The way to isolate and "drill" in seduction is to choose certain things to isolate
      So for example your eye contact - "its on"
      Your tonality - deep and smooth
      Your body language - open and a bit gunslinger/rockstar
      Your way of speaking - organising interesting things up front (front loaded) and being very succinct, purposeful, intriguing

      Your hooks, your escalations, your pulls
      Pre-approach, approach
      Warm, cold, social, mingle
      Text

      You work on a select part until you "break it wide open"
      Then you do that with another, and another, until you know how each part is done
      Then you are capable of all areas and combine them together under a broader understanding of how game works in general

      Liberation, freedom, understanding, acceptance
      And optimising the degree to which those things are communicated and expressed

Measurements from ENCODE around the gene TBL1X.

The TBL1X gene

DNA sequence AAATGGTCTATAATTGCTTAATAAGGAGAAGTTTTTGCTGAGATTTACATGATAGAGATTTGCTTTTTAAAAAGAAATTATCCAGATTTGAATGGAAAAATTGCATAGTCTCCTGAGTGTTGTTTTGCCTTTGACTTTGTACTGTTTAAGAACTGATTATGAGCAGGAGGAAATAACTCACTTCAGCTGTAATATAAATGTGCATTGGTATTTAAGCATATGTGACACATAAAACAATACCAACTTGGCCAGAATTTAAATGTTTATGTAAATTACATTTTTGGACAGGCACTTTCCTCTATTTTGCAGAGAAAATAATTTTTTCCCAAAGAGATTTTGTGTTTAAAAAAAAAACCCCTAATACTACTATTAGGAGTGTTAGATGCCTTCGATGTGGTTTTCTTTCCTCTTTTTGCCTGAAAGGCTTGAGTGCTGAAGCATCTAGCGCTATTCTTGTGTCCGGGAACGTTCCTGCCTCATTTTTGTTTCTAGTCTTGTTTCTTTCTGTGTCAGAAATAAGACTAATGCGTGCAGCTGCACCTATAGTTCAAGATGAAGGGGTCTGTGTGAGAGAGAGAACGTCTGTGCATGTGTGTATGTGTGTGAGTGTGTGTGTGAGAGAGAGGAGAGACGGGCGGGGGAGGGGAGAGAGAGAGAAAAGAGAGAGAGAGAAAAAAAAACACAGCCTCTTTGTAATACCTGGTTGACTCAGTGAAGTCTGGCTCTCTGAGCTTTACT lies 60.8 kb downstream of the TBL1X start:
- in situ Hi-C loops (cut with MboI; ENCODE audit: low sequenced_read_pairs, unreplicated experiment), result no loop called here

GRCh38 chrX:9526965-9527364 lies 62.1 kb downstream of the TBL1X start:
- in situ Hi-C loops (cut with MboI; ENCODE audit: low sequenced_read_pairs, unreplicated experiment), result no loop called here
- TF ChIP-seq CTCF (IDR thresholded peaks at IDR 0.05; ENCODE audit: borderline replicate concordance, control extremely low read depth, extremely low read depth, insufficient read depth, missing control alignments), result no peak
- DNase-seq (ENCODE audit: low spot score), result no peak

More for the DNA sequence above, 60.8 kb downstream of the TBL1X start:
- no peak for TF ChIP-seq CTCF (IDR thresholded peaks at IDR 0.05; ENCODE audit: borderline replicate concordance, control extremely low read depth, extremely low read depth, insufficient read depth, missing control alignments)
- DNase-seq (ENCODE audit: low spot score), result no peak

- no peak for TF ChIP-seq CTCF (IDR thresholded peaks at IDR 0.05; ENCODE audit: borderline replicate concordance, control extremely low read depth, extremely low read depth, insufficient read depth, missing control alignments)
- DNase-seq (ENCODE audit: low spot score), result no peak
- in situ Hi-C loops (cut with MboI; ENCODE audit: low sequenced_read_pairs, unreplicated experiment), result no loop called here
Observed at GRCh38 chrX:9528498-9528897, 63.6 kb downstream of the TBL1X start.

This is how a man is pragmatic about learning, he doesnt sit around dwelling on how "nothing works"
      He works on piece after piece, assessing it, and then improving it, and you become a great field mechanic doing repairs on the fly
      Noticing what part is off and readjusting it




      But jester, this is where acting morally superior to others is wrong as an approach to getting better

      Why?

      Because everything needs to improve and be worked on
      And if you moralise and philosophise too much you never do any work on bettering each part
      You just work on your feeling of antipathy and not needing anything (feeding your ego, not all the different parts of your game)
      You need everything to be working FIRST, before you make assumptions about general principle


      Your tai chi master is wrong btw
      Teaching principles in a way anyone can understand is a very vain thing to do